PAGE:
And as I see it that is part of the problem. The choices of traits are not confined to particular religious traditions. Players are not penalized for mixing and matching, nor must they take both good and bad traits. This format presents all religions as functionally equivalent–the name is irrelevant.
I can understand from a designer’s standpoint that this mechanic is meant to offer players diverse bonuses that are appropriate for their particular circumstances in-game. It works, too. It is immensely satisfying to find your economy or scientific research pulling ahead because you carefully planned your religion’s abilities.
From a religious studies stance, however, every time I found a religion in a game of Civilization, I find myself cringing at the underlying consequences of the whitewashing of historical and cultural context. Why should the Protestants get a bonus in the desert! Why are the Tengriists getting bonuses for printing presses? How are the Buddhist monasteries generating so much wealth for my cities? It’s a endless hodgepodge.
On the one hand, I want all the many thousands of Civilization 5 players to run out and read Stephen Prothero’s God is Not One rather than Huston Smith’s The World’s Religions or Karen Armstrong’s A History of God. Implicitly and explicitly, the game makes it possible for its players to treat the world’s religions as simply different paths up the same mountain. Prothero lays out the case for laypersons that these “world” religions simply do not believe in the same deity. When Civilization makes it inconsequential to pick Zoroastrianism over Buddhism, they’ve made it easier for gamers to think there is little difference between the two. [Note I say “easier.” I don’t believe the game is responsible for getting its gamers to think much about the differences among any of its religions–that’s the problem!]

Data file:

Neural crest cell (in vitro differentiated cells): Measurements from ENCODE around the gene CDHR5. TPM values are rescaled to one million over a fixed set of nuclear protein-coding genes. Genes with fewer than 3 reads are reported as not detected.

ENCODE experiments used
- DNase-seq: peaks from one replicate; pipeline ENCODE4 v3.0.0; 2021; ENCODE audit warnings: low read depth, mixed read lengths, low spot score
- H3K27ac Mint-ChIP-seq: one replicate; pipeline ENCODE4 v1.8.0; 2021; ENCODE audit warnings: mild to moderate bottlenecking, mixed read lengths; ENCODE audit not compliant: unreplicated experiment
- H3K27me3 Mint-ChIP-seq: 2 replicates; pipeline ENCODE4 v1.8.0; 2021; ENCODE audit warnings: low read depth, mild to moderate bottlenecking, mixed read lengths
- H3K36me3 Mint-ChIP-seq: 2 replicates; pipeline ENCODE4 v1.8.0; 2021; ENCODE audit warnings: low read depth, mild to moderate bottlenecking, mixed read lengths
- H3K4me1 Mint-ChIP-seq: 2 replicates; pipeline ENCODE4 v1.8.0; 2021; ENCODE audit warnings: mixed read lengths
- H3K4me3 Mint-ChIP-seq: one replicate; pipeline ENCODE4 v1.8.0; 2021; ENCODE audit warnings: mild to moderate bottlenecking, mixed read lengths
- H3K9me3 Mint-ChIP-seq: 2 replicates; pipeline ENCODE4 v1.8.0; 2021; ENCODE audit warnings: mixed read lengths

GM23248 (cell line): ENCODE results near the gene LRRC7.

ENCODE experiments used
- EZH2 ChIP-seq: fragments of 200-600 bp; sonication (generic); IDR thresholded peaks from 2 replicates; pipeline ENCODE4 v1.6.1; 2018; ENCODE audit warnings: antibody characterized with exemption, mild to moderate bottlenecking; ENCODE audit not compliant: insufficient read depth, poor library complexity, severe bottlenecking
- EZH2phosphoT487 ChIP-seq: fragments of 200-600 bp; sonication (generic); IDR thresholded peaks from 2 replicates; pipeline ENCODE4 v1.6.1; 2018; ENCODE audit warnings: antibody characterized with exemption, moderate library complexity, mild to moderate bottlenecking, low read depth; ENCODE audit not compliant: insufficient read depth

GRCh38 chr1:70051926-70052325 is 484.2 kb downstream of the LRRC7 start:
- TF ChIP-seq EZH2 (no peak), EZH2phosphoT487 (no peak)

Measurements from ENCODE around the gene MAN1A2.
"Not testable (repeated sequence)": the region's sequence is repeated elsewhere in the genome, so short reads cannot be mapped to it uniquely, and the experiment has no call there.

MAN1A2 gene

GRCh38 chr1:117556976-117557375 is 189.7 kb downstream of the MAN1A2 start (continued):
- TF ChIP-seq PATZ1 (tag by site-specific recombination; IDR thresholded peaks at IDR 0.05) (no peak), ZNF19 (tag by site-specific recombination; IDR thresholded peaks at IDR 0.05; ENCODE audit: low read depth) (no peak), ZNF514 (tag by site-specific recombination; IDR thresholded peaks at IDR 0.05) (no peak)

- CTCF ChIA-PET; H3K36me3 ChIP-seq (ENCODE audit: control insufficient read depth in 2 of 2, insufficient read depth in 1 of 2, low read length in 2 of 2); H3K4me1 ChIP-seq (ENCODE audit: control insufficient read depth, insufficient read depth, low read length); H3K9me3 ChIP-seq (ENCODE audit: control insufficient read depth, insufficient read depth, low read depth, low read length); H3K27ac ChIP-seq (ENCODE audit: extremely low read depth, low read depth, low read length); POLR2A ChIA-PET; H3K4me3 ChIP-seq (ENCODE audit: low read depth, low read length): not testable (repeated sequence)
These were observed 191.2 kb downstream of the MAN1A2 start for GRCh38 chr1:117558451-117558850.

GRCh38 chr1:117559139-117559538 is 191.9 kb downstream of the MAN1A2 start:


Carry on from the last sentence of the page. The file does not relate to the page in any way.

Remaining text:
The beliefs of many faiths are mutually exclusive or, at the very least, perennial antagonistic. The attempt to synchronize world religions is not simply an effort of categorization (scholars being scholars) but of faith and its role in creating and shaping scholarship. It is the product of a certain way of looking at the world and a certain way of judging its people’s beliefs and behaviors. Because we know that the WRP is so profoundly entangled in the rise of enlightenment rationalism and Protestantism in the West, at least we have a chance to develop a very good sense of the biases and contortions of the categories. This, I suppose, is the other hand: even Prothero’s work can be fundamentally misleading.
One of the great challenges in avoiding the WRP is stepping outside of the boxes into which we’ve placed religious lives. It’s not easy and there are pitfalls that the game exposes. Civilization is a game that puts players at the dawn of time and hopes they’ll survive until the present day and beyond. This inevitably compresses (or obliterates) not simply the details of the lives that would render the WRP less powerful, but also the differences of time, space, and culture that led to the possibility of the WRP in the first place. It doesn’t matter whether I pick Catholicism or Islam–the game doesn’t care and there are no consequences to my selection. I guess that means that religion has been so spectacularly reduced by the game that its arbitrary-ness is more evident than its special-ness. As I said, a hot mess.